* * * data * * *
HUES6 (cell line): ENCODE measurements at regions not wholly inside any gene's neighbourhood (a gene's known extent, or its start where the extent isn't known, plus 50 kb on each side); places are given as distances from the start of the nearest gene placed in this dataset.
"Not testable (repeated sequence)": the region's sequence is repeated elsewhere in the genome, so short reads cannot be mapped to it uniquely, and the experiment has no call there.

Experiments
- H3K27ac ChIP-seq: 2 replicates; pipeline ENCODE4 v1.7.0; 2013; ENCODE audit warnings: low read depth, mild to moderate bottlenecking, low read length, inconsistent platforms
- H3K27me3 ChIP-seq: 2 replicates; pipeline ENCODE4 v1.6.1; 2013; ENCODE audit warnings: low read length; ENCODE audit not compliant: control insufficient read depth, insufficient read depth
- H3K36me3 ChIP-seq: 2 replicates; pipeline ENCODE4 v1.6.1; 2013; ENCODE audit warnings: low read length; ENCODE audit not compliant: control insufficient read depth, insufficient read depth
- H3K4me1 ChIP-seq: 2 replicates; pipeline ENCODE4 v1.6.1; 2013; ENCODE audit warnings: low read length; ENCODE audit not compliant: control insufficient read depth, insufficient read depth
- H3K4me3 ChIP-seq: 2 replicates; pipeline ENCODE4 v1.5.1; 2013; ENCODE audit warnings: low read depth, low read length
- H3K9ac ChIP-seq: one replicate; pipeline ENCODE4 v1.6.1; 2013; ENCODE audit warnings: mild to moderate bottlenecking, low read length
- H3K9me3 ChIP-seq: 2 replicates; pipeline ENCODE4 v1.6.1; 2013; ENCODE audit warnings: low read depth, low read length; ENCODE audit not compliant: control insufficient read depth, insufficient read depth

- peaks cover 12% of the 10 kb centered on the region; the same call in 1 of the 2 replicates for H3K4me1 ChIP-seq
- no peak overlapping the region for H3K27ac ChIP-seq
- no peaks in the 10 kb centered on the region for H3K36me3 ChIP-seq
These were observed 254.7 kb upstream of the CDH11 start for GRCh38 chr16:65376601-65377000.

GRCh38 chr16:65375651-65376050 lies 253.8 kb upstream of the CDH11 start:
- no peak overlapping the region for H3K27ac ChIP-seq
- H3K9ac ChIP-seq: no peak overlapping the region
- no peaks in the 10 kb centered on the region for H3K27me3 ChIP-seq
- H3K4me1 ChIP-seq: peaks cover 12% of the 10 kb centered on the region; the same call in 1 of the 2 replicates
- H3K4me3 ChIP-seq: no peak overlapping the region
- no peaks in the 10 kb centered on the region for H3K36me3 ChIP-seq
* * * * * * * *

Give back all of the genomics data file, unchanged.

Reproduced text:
HUES6 (cell line): ENCODE measurements at regions not wholly inside any gene's neighbourhood (a gene's known extent, or its start where the extent isn't known, plus 50 kb on each side); places are given as distances from the start of the nearest gene placed in this dataset.
"Not testable (repeated sequence)": the region's sequence is repeated elsewhere in the genome, so short reads cannot be mapped to it uniquely, and the experiment has no call there.

Experiments
- H3K27ac ChIP-seq: 2 replicates; pipeline ENCODE4 v1.7.0; 2013; ENCODE audit warnings: low read depth, mild to moderate bottlenecking, low read length, inconsistent platforms
- H3K27me3 ChIP-seq: 2 replicates; pipeline ENCODE4 v1.6.1; 2013; ENCODE audit warnings: low read length; ENCODE audit not compliant: control insufficient read depth, insufficient read depth
- H3K36me3 ChIP-seq: 2 replicates; pipeline ENCODE4 v1.6.1; 2013; ENCODE audit warnings: low read length; ENCODE audit not compliant: control insufficient read depth, insufficient read depth
- H3K4me1 ChIP-seq: 2 replicates; pipeline ENCODE4 v1.6.1; 2013; ENCODE audit warnings: low read length; ENCODE audit not compliant: control insufficient read depth, insufficient read depth
- H3K4me3 ChIP-seq: 2 replicates; pipeline ENCODE4 v1.5.1; 2013; ENCODE audit warnings: low read depth, low read length
- H3K9ac ChIP-seq: one replicate; pipeline ENCODE4 v1.6.1; 2013; ENCODE audit warnings: mild to moderate bottlenecking, low read length
- H3K9me3 ChIP-seq: 2 replicates; pipeline ENCODE4 v1.6.1; 2013; ENCODE audit warnings: low read depth, low read length; ENCODE audit not compliant: control insufficient read depth, insufficient read depth

- peaks cover 12% of the 10 kb centered on the region; the same call in 1 of the 2 replicates for H3K4me1 ChIP-seq
- no peak overlapping the region for H3K27ac ChIP-seq
- no peaks in the 10 kb centered on the region for H3K36me3 ChIP-seq
These were observed 254.7 kb upstream of the CDH11 start for GRCh38 chr16:65376601-65377000.

GRCh38 chr16:65375651-65376050 lies 253.8 kb upstream of the CDH11 start:
- no peak overlapping the region for H3K27ac ChIP-seq
- H3K9ac ChIP-seq: no peak overlapping the region
- no peaks in the 10 kb centered on the region for H3K27me3 ChIP-seq
- H3K4me1 ChIP-seq: peaks cover 12% of the 10 kb centered on the region; the same call in 1 of the 2 replicates
- H3K4me3 ChIP-seq: no peak overlapping the region
- no peaks in the 10 kb centered on the region for H3K36me3 ChIP-seq